I am writing in response to Newport Beach Councilman Keith Curry's letter regarding local control of beach fire rings ["Commentary: Each city should make its own fire ring decision," [Jan. 11].
I too want to discuss the important issues facing California, such as attempts to weaken Proposition 13 by the Legislature. Just as important, we must also protect Proposition 13 from local elected officials who use different mechanisms to circumvent it, such as a dock fee to increase taxes on homeowners.
I wish we didn't have to discuss fire rings, but it is Curry's actions that forced the community to organize in support of our beach bonfires.
As a seasoned politician, Curry knows to use the right words and phrases. He vocally espouses local control and speaks about "state bureaucrats" and "whatever agency" that wants to tell us "how to manage the beach." While at the same time, his actions attack local control and support unnecessary regulations on local cities by the Air Quality Management District (AQMD).
I agree that local control is important, and no one wants his or her city to be managed by unelected bureaucrats who do not have local knowledge or a stake in the outcome.
However, I cannot agree with Curry's actions. His behavior is the complete opposite of local control and the values he preaches.
The important question to ask is: How did the AQMD become involved in the first place? In fact, it was Curry and his fellow members on the Newport Beach City Council who brought this issue to the AQMD. If Curry values local control, how does bringing in a state regulatory agency to ban beach bonfires meet his goal of local control?
His actions resulted in Orange County almost losing all of its beach bonfires to unnecessary AQMD regulations. Now that only about 100 beach bonfire rings are at stake, he opposes legislation that would take AQMD out of the process and save the rest of our beach bonfires.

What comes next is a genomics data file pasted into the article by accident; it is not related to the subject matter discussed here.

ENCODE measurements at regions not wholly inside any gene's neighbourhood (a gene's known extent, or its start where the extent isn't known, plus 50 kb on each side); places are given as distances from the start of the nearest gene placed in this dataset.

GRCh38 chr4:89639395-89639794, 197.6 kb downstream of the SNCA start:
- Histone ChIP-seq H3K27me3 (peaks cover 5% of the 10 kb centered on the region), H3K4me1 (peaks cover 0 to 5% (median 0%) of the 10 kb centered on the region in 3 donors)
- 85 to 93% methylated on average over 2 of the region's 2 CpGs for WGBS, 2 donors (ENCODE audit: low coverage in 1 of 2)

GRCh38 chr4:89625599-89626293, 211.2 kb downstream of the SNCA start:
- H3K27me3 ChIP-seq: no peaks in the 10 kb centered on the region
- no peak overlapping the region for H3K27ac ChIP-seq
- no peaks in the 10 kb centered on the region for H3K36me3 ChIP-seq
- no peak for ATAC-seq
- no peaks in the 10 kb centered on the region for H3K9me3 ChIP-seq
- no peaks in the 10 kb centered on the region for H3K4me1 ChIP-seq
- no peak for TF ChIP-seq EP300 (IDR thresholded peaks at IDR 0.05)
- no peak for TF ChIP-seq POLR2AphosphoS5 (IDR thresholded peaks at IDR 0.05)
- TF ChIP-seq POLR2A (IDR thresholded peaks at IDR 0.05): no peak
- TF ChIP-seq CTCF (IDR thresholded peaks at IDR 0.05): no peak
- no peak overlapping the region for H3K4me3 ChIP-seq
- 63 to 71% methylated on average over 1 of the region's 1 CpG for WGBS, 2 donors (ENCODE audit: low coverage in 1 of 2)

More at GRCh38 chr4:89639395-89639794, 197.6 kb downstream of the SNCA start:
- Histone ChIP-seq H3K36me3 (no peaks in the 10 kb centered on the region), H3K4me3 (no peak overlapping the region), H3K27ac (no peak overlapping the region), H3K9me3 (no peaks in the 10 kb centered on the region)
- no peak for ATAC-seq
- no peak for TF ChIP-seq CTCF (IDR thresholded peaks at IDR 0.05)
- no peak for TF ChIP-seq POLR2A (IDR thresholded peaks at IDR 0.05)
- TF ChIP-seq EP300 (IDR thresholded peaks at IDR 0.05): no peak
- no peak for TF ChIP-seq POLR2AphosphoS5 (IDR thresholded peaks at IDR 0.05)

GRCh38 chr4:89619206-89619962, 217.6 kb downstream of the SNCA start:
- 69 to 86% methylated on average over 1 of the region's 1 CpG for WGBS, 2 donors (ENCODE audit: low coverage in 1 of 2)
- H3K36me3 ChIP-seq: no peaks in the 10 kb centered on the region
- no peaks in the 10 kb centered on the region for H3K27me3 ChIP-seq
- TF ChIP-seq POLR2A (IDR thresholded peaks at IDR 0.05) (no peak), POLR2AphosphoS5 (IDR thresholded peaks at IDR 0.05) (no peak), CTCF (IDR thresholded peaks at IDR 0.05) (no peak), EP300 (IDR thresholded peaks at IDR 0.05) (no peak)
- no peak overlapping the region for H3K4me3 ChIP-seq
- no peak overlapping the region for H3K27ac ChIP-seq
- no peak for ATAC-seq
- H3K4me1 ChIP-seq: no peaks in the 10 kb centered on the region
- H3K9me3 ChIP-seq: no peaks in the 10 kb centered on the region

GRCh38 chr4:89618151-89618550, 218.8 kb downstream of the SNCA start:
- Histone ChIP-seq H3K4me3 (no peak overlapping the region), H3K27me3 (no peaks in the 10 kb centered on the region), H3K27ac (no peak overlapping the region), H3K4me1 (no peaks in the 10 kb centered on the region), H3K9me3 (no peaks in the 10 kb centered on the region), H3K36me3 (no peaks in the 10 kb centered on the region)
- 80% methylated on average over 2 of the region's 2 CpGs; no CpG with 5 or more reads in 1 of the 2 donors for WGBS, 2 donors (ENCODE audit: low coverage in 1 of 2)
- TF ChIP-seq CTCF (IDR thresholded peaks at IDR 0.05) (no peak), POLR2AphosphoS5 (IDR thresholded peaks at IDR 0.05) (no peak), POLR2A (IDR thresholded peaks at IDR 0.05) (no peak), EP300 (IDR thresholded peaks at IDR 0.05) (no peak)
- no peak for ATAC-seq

No one can serve two masters. Curry cannot support local control and, at the same time, ask an unelected agency to add a layer of regulations that affect local cities.
The writer is a candidate for the 74th Assembly District.
[For the record, 2:43 p.m. Jan. 17: The AQMD got involved with the issue without a specific request from the Newport Beach City Council.]
Whimsical bunny display lifts gloom
After living through Newport Beach's sturm and drang of recent years, seeing "Bunnyhenge" lightened my spirits. And I suspect I'm not the only one with a heavy heart.
William Wordsworth's observation two centuries ago is no less true today:
"The world is too much with us; late and soon/Getting and spending, we lay waste our powers/Little we see in Nature that is ours/We have given our hearts away, a sordid boon!"
But now there are bunnies. In a whimsical mini-henge setting, their grave aspects form an incongruous circle that derails the usual mind race.
I say kudos to a city that will spend tax revenues on public art that can free people from their silos of concern. For a modest upfront cost per resident, Newport Beach offers a new antidote to a world that is too much with us.